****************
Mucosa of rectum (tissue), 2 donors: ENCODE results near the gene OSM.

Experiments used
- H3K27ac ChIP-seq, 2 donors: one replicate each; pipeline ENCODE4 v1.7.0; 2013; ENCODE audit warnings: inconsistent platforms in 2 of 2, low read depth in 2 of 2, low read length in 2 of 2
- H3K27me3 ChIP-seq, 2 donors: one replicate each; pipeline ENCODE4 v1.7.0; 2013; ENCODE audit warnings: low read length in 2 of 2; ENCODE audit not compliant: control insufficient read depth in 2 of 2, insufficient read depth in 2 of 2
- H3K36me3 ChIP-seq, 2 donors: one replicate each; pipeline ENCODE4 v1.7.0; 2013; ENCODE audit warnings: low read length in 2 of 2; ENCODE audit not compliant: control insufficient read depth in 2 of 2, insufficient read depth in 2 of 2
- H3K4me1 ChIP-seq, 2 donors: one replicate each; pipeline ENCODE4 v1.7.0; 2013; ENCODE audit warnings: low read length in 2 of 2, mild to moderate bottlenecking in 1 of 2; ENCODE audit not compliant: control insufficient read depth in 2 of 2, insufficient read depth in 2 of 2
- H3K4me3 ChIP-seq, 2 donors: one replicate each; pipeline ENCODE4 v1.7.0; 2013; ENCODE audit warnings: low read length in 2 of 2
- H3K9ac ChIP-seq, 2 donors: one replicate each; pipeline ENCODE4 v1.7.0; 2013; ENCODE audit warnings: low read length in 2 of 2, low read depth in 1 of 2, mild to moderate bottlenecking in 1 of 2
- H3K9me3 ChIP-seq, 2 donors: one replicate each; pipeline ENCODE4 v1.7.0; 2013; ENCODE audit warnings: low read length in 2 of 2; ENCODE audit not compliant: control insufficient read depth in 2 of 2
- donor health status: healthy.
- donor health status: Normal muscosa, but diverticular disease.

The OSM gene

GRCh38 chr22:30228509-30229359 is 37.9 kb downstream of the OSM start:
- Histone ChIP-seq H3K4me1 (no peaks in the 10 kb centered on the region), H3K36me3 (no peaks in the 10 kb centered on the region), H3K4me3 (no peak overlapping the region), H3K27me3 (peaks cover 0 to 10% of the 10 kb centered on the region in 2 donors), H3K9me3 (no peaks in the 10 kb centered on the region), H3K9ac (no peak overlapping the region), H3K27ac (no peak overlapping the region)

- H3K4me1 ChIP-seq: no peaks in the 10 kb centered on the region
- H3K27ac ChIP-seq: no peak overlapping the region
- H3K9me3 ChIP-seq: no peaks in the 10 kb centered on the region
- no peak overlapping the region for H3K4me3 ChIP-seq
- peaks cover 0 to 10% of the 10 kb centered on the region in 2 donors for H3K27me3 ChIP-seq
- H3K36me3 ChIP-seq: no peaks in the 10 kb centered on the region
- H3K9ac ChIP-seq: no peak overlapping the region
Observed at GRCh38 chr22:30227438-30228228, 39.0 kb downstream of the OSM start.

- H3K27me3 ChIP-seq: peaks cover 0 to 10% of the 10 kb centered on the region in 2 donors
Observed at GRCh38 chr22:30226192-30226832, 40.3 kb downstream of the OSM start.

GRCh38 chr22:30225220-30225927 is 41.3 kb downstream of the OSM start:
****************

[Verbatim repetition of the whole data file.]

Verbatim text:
Mucosa of rectum (tissue), 2 donors: ENCODE results near the gene OSM.

Experiments used
- H3K27ac ChIP-seq, 2 donors: one replicate each; pipeline ENCODE4 v1.7.0; 2013; ENCODE audit warnings: inconsistent platforms in 2 of 2, low read depth in 2 of 2, low read length in 2 of 2
- H3K27me3 ChIP-seq, 2 donors: one replicate each; pipeline ENCODE4 v1.7.0; 2013; ENCODE audit warnings: low read length in 2 of 2; ENCODE audit not compliant: control insufficient read depth in 2 of 2, insufficient read depth in 2 of 2
- H3K36me3 ChIP-seq, 2 donors: one replicate each; pipeline ENCODE4 v1.7.0; 2013; ENCODE audit warnings: low read length in 2 of 2; ENCODE audit not compliant: control insufficient read depth in 2 of 2, insufficient read depth in 2 of 2
- H3K4me1 ChIP-seq, 2 donors: one replicate each; pipeline ENCODE4 v1.7.0; 2013; ENCODE audit warnings: low read length in 2 of 2, mild to moderate bottlenecking in 1 of 2; ENCODE audit not compliant: control insufficient read depth in 2 of 2, insufficient read depth in 2 of 2
- H3K4me3 ChIP-seq, 2 donors: one replicate each; pipeline ENCODE4 v1.7.0; 2013; ENCODE audit warnings: low read length in 2 of 2
- H3K9ac ChIP-seq, 2 donors: one replicate each; pipeline ENCODE4 v1.7.0; 2013; ENCODE audit warnings: low read length in 2 of 2, low read depth in 1 of 2, mild to moderate bottlenecking in 1 of 2
- H3K9me3 ChIP-seq, 2 donors: one replicate each; pipeline ENCODE4 v1.7.0; 2013; ENCODE audit warnings: low read length in 2 of 2; ENCODE audit not compliant: control insufficient read depth in 2 of 2
- donor health status: healthy.
- donor health status: Normal muscosa, but diverticular disease.

The OSM gene

GRCh38 chr22:30228509-30229359 is 37.9 kb downstream of the OSM start:
- Histone ChIP-seq H3K4me1 (no peaks in the 10 kb centered on the region), H3K36me3 (no peaks in the 10 kb centered on the region), H3K4me3 (no peak overlapping the region), H3K27me3 (peaks cover 0 to 10% of the 10 kb centered on the region in 2 donors), H3K9me3 (no peaks in the 10 kb centered on the region), H3K9ac (no peak overlapping the region), H3K27ac (no peak overlapping the region)

- H3K4me1 ChIP-seq: no peaks in the 10 kb centered on the region
- H3K27ac ChIP-seq: no peak overlapping the region
- H3K9me3 ChIP-seq: no peaks in the 10 kb centered on the region
- no peak overlapping the region for H3K4me3 ChIP-seq
- peaks cover 0 to 10% of the 10 kb centered on the region in 2 donors for H3K27me3 ChIP-seq
- H3K36me3 ChIP-seq: no peaks in the 10 kb centered on the region
- H3K9ac ChIP-seq: no peak overlapping the region
Observed at GRCh38 chr22:30227438-30228228, 39.0 kb downstream of the OSM start.

- H3K27me3 ChIP-seq: peaks cover 0 to 10% of the 10 kb centered on the region in 2 donors
Observed at GRCh38 chr22:30226192-30226832, 40.3 kb downstream of the OSM start.

GRCh38 chr22:30225220-30225927 is 41.3 kb downstream of the OSM start: